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Giancarlo Rinaldi On April - 8 - 2011

Rinaldi Reminisces: Fiorentina-Milan

How Fiorentina banished the nightmares of C2

Finding a ticket to an old football match at the bottom of a drawer is like discovering hidden treasure. It flicks a time-travel switch sending the mind scrabbling backwards trying to recall as much detail as possible about the game concerned. It stirs the soul with emotions from another era.

My house is littered with such mementoes, most of which I have been reluctant to consign to the rubbish bin. I hoard programmes, newspaper match reports and countless other ephemera from games I have attended. They serve me well in conjuring up the atmosphere of disappointment, euphoria, rage and delight surrounding many of the fixtures I have witnessed.

Few are more evocative, for me, than a match stub from November 2005 at the Stadio Artemio Franchi. It was Fiorentina’s second season back in the top division after the Inferno of Serie C2 and Purgatorio of Serie B. My father, myself and my best friend decided we were entitled to a little Paradiso.

We could hardly have timed our pilgrimage to Tuscany any better. The Viola were on a flying run thanks to the incredible goalscoring feats of Luca Toni. He had 13 Serie A strikes to his name after just 11 matches and the club was sitting in a healthy third place. Their opponents, Milan, were three points ahead in second spot, busily trying to mount a serious challenge to table-topping Juventus. It had all the ingredients for a special day.

We had travelled to Florence by train from Pisa where our hotel receptionist, a Milanista, had taunted us before departure. Imagine, he said, coming all the way from Scotland to see your team lose. Still, he said he hoped we at least got a nice day out. Little could he have guessed what pleasure lay in store.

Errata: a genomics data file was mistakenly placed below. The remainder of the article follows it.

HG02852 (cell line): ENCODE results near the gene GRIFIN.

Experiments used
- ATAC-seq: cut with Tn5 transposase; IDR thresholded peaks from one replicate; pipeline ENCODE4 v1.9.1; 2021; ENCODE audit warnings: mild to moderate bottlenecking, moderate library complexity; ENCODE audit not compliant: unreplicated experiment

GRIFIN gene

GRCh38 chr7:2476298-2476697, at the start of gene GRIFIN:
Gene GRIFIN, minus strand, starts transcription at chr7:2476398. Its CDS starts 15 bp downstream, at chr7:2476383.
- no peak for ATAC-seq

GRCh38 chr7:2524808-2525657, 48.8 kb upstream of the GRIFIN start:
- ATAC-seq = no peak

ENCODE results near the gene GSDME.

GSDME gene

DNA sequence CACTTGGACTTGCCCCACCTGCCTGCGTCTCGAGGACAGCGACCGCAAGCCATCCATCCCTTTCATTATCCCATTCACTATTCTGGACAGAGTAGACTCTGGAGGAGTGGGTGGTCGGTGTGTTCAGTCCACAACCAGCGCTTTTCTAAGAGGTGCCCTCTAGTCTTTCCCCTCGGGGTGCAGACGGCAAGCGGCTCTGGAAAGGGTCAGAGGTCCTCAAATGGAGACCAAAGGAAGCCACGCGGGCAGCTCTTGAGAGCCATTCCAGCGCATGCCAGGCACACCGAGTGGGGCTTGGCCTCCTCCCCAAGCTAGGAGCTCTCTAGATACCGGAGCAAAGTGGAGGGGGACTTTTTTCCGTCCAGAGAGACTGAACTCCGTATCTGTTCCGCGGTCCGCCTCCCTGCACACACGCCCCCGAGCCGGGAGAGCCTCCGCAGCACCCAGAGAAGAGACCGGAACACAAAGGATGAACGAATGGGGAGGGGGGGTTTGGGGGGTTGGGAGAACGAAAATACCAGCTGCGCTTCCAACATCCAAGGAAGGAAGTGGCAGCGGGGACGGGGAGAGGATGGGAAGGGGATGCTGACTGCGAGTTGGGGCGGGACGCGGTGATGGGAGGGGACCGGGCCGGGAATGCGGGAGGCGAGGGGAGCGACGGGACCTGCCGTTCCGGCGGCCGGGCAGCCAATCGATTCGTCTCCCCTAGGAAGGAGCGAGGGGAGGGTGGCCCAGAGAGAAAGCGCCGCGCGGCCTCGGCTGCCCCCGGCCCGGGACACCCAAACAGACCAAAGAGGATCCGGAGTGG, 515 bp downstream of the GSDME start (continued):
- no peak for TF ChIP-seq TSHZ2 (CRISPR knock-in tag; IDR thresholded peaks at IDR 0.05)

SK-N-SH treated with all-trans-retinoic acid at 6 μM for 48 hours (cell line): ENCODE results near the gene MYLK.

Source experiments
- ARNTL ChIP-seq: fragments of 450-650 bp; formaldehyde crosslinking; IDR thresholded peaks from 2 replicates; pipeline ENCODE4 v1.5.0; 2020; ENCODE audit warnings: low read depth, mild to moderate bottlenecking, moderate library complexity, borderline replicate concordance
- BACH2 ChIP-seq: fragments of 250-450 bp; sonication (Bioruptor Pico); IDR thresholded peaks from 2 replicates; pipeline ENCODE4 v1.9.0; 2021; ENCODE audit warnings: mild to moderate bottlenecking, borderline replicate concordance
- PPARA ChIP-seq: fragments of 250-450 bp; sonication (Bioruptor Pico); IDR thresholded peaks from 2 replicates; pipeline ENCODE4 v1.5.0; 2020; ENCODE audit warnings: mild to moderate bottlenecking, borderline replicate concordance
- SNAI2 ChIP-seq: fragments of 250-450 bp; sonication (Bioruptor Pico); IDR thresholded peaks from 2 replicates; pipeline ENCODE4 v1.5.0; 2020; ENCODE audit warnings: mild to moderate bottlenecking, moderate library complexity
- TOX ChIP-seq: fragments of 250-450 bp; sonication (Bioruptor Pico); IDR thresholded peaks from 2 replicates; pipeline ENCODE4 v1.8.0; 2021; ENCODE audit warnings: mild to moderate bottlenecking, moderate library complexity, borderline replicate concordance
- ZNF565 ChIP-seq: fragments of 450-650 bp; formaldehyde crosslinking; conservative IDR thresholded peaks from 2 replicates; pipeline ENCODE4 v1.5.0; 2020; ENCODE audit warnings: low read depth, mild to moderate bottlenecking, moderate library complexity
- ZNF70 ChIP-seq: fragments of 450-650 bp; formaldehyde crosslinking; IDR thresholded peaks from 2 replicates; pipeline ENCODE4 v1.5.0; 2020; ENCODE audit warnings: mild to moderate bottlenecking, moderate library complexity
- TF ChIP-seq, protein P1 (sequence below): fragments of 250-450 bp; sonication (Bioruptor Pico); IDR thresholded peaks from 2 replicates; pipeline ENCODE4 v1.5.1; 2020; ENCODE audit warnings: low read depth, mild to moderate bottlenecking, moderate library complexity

It seemed that we had no sooner settled in our seats in the tribuna – in fact 10 minutes had passed – than Fiorentina were ahead. A Manuel Pasqual free-kick was met, inevitably, by Toni and the home side had the lead. I was definitely stunned at the speed with which the boys in purple had got their noses in front. There was also fear of how powerful the Rossonero reaction might be.

They did not disappoint in that regard, and nor should they have with a side which, looking back, had an enormous technical advantage over the home team. Cesare Prandelli was just starting to mould his side but it had a workmanlike look. Players like Pasqual, Dario Dainelli, Marco Di Loreto, Christian Brocchi, Martin Jorgensen and Marco Donadel were more honest professionals than Serie A superstars. Milan could count on Alessandro Nesta, Paolo Maldini, Andrea Pirlo, Clarence Seedorf, Kaka and Andriy Shevchenko among their number. Heck, they could even afford to leave old Viola hero Rui Costa on the bench.

The visitors started to make their class tell and it was no real suprise when the scores were levelled about 25 minutes in. A great Fiorentina striker of the future – Alberto Gilardino – met a Serginho cross to head home. The usual wringer of emotions had started in earnest.

Push as they might, however, Carlo Ancelotti’s men could not make their evident skills tell. The sides went to the interval all square and when they came back out Fiorentina produced another lightning start. In the opening minute of the second period another Pasqual cross fell the way of Jorgensen and he made no mistake to beat Dida. Once again the underdogs had the lead.

Slowly but surely the visitors started to throw everything they had at the home side. Rui Costa came on for Seedorf, Cafu for Jaap Stam and, finally, Pippo Inzaghi for Kaka. The Milanese giants were desperate to get something from the match in order to keep up the pressure on Juve.